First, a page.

Every generation has Christmas movies and specials explaining how various holiday traditions started. The previous generation had Rankin-Bass. For us, it’s Netflix’s turn to tell how Santa Claus got started.
“This is Smeerensburg , the unhappiest place on Earth. You two cannot change that.” The ‘you two’ told they can’t change things are Jesper the postman and Klaus, the white-bearded toymaker who drives a sleigh pulled by reindeer.
Klaus the Netflix’s first original animated film that they’ve produced themselves. It’s directed by Sergio Pablos, the co-creator of Despicable Me. The animation style blends traditional hand drawn animation techniques with cutting edge technology. It was made in Madrid by an international crew.
Jesper has a cunning plan, which he suggests to Klaus, “So I figure, if you donate your old toys, I’ll deliver them for free.” Klaus is not 100% behind this plan, at least not at first. But this being a Christmas cartoon, we can predict all will work out happily, children will get their toys, and Santa Claus will accept his destiny.
Smeerensburg isn’t eager to become happy; they may not have a choice in the matter. If Klaus and Jesper can make the children happy, the adults are likely to follow suit.
Jason Schwartzman, who played Gideon Graves in Scott Pilgrim vs. the World and Cousin Ben in Moonrise Kingdom provides the voice of Jesper. J. K. Simmons, who was J. Jonah Jameson in the 2002 Spider-Man, voices Klaus. Joan Cusack, the voice of Cowgirl Jessie in the Toy Story franchise, is Mrs. Krum. Rashida Jones (Donna Who in The Grinch, Marcy Kappe in Spies in Disguise) is Alva.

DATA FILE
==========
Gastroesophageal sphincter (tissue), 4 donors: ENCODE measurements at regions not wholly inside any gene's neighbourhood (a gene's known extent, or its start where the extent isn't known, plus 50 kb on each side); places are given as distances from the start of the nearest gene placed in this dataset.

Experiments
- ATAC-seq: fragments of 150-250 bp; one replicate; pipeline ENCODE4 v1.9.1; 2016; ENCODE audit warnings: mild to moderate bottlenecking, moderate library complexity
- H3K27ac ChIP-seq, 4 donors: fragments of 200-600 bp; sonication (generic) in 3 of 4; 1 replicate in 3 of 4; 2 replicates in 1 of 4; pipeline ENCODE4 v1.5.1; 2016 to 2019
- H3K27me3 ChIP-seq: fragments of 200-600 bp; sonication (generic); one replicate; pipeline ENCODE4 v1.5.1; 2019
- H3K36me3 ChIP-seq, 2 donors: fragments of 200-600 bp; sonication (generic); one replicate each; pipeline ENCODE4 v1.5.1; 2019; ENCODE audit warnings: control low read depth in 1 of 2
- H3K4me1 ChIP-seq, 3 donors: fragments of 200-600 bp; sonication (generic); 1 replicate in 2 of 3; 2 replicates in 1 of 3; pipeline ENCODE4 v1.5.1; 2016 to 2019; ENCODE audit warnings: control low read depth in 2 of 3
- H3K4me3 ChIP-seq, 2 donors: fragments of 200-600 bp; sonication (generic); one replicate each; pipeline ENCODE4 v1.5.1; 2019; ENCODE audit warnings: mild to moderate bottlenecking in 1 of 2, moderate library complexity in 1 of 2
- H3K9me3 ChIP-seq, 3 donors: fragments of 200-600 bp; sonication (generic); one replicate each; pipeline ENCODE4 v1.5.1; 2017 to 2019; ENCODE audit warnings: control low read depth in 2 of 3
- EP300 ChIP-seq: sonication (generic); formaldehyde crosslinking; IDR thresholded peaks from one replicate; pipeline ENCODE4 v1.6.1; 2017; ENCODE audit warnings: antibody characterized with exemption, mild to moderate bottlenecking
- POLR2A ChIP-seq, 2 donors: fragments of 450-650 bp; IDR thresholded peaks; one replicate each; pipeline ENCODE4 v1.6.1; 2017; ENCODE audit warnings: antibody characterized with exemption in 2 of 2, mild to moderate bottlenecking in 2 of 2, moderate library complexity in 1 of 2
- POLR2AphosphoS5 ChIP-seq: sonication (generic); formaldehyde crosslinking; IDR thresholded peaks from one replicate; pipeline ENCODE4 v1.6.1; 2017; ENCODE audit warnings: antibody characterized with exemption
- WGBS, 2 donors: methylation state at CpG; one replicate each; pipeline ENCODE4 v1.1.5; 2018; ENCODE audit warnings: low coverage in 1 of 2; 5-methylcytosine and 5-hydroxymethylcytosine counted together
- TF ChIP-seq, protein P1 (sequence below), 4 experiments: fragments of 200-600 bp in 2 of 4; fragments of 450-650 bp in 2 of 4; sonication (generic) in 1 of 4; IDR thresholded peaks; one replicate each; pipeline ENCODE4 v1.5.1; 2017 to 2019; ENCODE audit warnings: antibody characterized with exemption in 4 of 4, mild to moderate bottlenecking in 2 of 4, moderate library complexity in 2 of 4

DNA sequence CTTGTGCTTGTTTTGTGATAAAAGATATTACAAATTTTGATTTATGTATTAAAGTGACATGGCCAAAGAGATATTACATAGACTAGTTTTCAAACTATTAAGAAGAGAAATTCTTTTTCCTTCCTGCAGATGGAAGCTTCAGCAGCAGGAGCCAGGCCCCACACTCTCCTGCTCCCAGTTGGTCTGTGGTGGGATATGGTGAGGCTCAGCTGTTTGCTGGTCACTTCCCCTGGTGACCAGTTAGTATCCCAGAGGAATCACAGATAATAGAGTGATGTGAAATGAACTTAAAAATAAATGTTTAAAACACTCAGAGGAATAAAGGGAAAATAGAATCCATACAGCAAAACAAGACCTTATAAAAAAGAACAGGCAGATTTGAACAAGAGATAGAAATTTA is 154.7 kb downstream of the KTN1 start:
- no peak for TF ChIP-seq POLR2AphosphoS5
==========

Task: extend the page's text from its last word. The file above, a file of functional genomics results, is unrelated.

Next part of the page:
The movie will be released in November (both November 8 and November 15 have been announced as release dates). Either way, it will be after Halloween and before Thanksgiving, in plenty of time to start generating Christmas good will.
Klaus may become a holiday staple, or it may flop and be forgotten by January 6. What do you think? Is this a movie you want to see this winter? We want to hear your opinions. Sound off in the comments section below.
Susan Macdonald is the author of the children’s book “R is for Renaissance Faire”, as well as 26 short stories, mostly fantasy in “Alternative Truths”, “Swords and Sorceress #30”, Swords &Sorceries Vols. 1, 2, & 5, “Cat Tails” “Under Western Stars”, and “Knee-High Drummond and the Durango Kid”. Her articles have appeared on SCIFI.radio’s web site, in The Inquisitr, and in The Millington Star. She enjoys Renaissance Faires (see book above), science fiction conventions, Highland Games, and Native American pow-wows.